Roger Brown, Natural Bridge, 1971, oil, Smithsonian American Art Museum, Gift of the S.W. and B.M. Koffler Foundation.
As I toured the new exhibition of Chicago art at the Smithsonian American Art Museum, our own city’s modern art legacy was what first came to mind. That legacy tends to revolve around the Washington Color School of the 1960s. Whether you love them or hate them, the color field painters that populate local museums succeeded in engaging with the postwar behemoth of Abstract Expressionism. They didn’t so much pioneer a Washington movement as they did push the boundaries of one born in New York. What is most satisfying about Made in Chicago: The Koffler Collection is the extent to which its artists flout such linearity.
The exhibition is inconspicuous, taking up three small galleries at the south end of the museum’s second floor. Its namesakes are Samuel and Blanche Koffler, Chicago collectors whose foundation donated a portion of their contemporary holdings to the Smithsonian in 1979, back when SAAM was known as the National Collection of Fine Arts. While the majority of the 26 works are paintings from 1960 to 1980, they are wildly different — both from one another and from the kind of abstraction being churned out elsewhere in the United States at the time.
This is in part thanks to Chicago artists’ affinity for experimental art brut that simultaneously draws on art history and snubs it. Half a century ago, such artists formed informal groups with awesomely ’60s-tinged names like “The Hairy Who” and “The Non-Plussed Some” and championed various brands of representational art that were unrestrained by the heavy theory of painterly abstraction. Several of the artists on view shared an interest in popular culture and graphic arts. Others were influenced by the abundance of Surrealist works in Chicago collections.
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Jim Nutt, It’s a Long Way Down, 1971, acrylic on wood, Smithsonian American Art Museum, Gift of the S.W. and B.M. Koffler Foundation.
Surrealism as a source is prominent in the first two galleries, where subjects include dreamscapes and uncanny still lifes, like Ed Paschke’s bulging, fetishistic “Shoe Sack.” And then there are the psychedelic she-monsters of Karl Wirsum’s “Lip Balm” and Jim Nutt’s “It’s a Long Way Down,” the latter a nightmarish scene of colorful, patterned humanoids composed like a comic strip panel. Each of these artists employs a cartoonish aesthetic that evokes both pop culture and counterculture. Others, like Seymour Rosofsky, depict their fantasies through academic technique and classical references.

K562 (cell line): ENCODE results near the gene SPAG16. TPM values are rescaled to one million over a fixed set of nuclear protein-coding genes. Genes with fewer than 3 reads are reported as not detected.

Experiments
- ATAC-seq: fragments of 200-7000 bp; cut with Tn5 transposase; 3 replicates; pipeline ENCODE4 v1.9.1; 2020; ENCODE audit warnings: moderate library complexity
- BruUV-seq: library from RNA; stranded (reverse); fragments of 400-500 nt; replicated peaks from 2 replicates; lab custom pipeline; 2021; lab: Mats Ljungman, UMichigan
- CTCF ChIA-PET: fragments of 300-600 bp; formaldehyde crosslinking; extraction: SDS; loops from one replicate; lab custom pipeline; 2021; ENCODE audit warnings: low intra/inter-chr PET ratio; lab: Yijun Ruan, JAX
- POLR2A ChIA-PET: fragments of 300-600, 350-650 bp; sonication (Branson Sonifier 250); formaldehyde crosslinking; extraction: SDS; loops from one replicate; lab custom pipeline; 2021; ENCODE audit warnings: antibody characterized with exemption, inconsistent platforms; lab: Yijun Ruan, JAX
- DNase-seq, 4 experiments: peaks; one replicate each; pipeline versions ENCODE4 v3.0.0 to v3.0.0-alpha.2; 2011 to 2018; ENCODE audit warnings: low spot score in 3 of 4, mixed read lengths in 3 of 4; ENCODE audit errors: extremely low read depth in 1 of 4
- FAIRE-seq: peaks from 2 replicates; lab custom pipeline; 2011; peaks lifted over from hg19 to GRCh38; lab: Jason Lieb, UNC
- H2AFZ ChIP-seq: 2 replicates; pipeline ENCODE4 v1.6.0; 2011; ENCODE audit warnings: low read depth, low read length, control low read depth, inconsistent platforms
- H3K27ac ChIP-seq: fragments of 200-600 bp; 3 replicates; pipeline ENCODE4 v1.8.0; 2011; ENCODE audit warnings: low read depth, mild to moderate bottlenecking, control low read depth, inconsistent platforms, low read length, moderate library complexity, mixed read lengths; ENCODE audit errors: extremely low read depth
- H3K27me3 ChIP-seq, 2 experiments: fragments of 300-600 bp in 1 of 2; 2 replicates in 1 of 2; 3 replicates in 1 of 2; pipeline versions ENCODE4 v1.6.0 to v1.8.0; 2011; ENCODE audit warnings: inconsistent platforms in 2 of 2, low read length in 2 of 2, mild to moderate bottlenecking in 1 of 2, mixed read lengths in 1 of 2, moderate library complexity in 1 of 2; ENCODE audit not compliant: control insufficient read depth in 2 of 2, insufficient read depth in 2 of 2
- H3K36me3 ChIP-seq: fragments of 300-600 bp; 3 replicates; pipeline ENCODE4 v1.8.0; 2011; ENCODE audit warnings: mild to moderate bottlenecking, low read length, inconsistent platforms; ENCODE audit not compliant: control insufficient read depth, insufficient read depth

In the last gallery, figuration dissolves into an erratic set of eight abstract and semi-abstract paintings and sculptures. It’s almost as if you’re standing in the center of a Venn diagram of Chicago experimentation vs. Abstract Expressionist convention. Few consider paint and canvas the ultimate subjects in the way that color field art did. Miyoko Ito’s ambiguous figures built out of geometric forms in muted colors challenge the viewer to unlock a narrative. “Partial Evidences II” by Ray Yoshida, a Hawaiian artist and mentor to some of the other artists on view, is an organized grid of organic forms, “evidences” that inspire an infinite number of associations.
The works that do ultimately echo New York taste are those by Vera Klement and Joseph Goto: her painting is divided into fields of fluctuating color reminiscent of a Rothko, and his welded steel sculpture instantly recalls David Smith’s experiments with three-dimensional geometry. The problem with displaying only one object per artist is that there’s no way to get a sense of whether these are representative of their bodies of work.
Still, the cross-section on display here is a useful one — in particular for those who create or look at contemporary art. It marks a resurgence of figuration that branched out into the infinite kinds of art-making that we see in local galleries. Washington can be proud of its contribution to the art historical canon, but its art that eludes the canon is equally worth celebrating.
Made in Chicago was guest curated by Franz Schulze, a Chicago art critic, and organized by chief curator George Gurney. It is on view at the Smithsonian American Art Museum until Jan. 2. Metro: Gallery Place-Chinatown or Metro Center.